When people think of those who might interfere with their ability to succeed, they think of critics, competitors, coworkers who dislike them or even their own self-image. What they don't think about is the people who love them most.
I can't tell you how many times I've talked with attorneys who could have started their own firm or gone to work for a more entrepreneurial firm where their income would have DOUBLED, and their spouse or partner stopped them from taking even a minimal risk.
If your partner loves you while you're succeeding at mediocrity or playing it safe, ask them whether they will still love you if you take a risk and pursue your dreams. It's a big ask, but if you think about it, asking you not to go after your dreams is a much bigger ask. If they argue against you taking a risk, argue back. Be insistent. Be adamant. If they tell you that pursuing your dreams could damage your relationship, let them know that the resentment of being stopped from doing so, could have the same effect.
One of the things that has made clear I've married well, is that my wife has always encouraged me to pursue every dream I've had - no matter how big the risk to both of us!
Another group that can be a huge impediment to your success, is your closest friends. When I first started reading books about success, going to seminars and changing my habits (like say, doing bong hits first thing in the morning), my two room-mates and closest friends noticed. Then I got my hair cut and spent some of my weed money on a suit. I started going to Toastmasters to learn how to speak like a businessperson. I started applying for better jobs and eventually got a “suit & tie job”. That was when I heard a telltale phrase that you should recognize as an attempt to hold you back:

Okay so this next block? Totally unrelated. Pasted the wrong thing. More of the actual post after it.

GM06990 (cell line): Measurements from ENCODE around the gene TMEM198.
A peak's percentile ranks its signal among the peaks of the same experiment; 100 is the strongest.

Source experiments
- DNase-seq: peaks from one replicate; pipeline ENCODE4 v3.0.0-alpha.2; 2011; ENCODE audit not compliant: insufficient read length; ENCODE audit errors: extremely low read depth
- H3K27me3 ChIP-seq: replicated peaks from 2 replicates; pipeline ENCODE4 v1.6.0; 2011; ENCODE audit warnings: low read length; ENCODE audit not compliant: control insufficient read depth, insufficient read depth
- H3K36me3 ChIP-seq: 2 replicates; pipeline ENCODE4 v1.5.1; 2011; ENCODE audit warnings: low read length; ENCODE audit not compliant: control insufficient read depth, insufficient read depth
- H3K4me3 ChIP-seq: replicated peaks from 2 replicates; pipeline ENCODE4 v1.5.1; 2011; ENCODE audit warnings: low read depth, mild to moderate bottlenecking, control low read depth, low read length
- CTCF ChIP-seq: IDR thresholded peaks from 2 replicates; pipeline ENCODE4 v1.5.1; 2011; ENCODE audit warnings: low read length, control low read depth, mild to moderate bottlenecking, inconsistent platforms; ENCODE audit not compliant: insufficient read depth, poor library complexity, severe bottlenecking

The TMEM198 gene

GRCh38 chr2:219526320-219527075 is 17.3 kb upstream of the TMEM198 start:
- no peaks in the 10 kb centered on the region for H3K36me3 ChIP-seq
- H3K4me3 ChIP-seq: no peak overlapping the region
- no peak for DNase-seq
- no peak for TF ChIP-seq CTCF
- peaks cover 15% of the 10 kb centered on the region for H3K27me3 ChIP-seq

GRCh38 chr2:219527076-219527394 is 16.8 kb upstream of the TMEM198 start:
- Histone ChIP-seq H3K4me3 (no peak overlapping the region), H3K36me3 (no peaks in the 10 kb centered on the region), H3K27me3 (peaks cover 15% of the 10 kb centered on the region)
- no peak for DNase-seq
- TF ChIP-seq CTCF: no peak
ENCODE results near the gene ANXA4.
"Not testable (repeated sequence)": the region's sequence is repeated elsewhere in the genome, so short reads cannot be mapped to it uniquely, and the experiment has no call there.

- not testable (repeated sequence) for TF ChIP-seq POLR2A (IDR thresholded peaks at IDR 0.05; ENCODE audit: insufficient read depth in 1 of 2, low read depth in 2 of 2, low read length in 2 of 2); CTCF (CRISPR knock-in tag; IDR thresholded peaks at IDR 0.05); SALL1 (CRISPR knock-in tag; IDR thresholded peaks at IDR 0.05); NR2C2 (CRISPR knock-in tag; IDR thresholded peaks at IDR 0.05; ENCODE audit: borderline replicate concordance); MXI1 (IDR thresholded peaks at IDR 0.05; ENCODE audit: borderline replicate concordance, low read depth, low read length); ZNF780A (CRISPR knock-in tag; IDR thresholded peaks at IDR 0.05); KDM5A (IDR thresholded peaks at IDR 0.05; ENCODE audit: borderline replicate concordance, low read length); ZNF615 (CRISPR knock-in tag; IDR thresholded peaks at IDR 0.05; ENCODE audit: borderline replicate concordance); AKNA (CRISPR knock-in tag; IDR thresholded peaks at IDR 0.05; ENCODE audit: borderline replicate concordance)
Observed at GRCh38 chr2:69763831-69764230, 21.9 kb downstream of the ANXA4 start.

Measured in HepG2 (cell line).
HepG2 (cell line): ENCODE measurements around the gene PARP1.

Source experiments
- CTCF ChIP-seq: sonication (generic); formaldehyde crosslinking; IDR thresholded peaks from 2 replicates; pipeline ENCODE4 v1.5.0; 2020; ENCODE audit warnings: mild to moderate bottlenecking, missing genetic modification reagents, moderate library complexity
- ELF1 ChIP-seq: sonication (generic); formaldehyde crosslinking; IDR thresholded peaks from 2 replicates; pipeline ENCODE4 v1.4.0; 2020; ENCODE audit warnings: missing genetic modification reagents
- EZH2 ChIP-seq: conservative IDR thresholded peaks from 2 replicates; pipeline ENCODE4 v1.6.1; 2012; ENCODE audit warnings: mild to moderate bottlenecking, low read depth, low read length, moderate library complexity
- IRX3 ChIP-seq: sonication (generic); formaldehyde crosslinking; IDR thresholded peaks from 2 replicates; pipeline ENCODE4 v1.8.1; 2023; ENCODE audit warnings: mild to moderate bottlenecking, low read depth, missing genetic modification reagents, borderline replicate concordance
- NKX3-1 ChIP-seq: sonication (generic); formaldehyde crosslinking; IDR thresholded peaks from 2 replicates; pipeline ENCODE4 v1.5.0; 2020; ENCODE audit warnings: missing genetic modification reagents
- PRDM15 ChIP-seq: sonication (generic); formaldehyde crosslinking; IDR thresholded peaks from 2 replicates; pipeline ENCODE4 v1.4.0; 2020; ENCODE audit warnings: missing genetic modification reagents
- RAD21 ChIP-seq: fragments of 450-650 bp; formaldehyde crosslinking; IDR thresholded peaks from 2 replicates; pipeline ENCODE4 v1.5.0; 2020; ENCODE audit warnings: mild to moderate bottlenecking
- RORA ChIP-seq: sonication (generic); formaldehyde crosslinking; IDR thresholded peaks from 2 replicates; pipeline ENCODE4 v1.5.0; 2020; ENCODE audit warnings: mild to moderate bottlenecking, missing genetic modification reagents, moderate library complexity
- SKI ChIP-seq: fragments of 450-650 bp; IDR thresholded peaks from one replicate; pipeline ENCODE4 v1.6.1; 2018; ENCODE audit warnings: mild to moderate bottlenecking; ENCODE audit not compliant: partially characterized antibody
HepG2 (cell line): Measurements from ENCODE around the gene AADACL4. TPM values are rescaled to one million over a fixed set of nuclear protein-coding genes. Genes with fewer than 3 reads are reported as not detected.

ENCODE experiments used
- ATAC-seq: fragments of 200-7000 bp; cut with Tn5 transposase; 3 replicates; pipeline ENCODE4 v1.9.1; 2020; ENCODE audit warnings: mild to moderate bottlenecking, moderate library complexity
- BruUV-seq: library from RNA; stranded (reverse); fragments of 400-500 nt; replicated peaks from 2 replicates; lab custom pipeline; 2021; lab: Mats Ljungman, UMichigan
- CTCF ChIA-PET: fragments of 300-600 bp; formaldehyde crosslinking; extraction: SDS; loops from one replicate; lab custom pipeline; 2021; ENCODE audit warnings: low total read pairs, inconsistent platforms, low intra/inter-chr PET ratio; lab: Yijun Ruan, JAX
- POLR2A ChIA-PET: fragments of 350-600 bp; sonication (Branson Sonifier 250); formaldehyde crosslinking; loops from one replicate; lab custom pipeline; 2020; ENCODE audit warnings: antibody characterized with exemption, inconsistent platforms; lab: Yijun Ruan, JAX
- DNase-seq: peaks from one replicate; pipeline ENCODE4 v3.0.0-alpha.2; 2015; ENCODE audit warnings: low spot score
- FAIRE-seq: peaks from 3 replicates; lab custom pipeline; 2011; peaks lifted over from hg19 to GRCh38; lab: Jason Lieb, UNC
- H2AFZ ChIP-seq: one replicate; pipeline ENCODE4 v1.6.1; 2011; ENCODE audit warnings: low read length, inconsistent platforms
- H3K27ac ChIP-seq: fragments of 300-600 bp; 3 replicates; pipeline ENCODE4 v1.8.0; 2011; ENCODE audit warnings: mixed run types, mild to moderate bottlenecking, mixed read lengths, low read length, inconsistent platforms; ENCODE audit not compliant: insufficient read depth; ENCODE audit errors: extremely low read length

"You've changed, man. Who are you trying to be, anyway?"
That was the whole point. I was trying to be more than a I was. I was growing as a person and more significantly, I realized I was outgrowing my friends. I've had to leave more people behind on my way to success, than I could count. If you want to succeed, you will too.
The final impediment to your success might surprise you. It’s your family. Your family can be one of the biggest detractors to your success! Why?
Your family has a mental snapshot of who you are, based on the time in your life that they most strongly relate to you. Parents will always see you as their little boy or girl. Siblings will remember you as that awkward, selfish, bratty, lazy insecure kid, (usually between the age of 8 and 14) or as their rival for your parents attention. This also applies to a lesser extent, to extended family, depending on how often you saw them.
It can also be very difficult for a parent - and especially a sibling to accept the concept that you could end up being wildly more successful than they are. When I decided to start my own business, I was told that I didn't have the education, experience or self-discipline to run a business - by my own family members. They meant well and were just trying to "protect" me. They didn't want me to leave the security of a guaranteed paycheck. They didn't want me to fail.
Of course later on when I had been enjoying the success that resulted from taking a risk, working hard, catching a couple lucky breaks and never giving up, they all said the same thing: "We knew you could do it!". The temptation to remind them of their previous warnings was great, but I refrained. Because back then, they really did mean well. So I just smiled and thanked them. That's when I knew I'd arrived.
Remember, sometimes well-meaning friends and other people who love you, can be the biggest impediment to your success. Don't resent them (even if later, they resent your success). Don't argue with them. Just keep your eyes on the prize and keep moving forward.
When you do succeed, handle it with grace and aplomb.
CEO & President
Shelton & Steele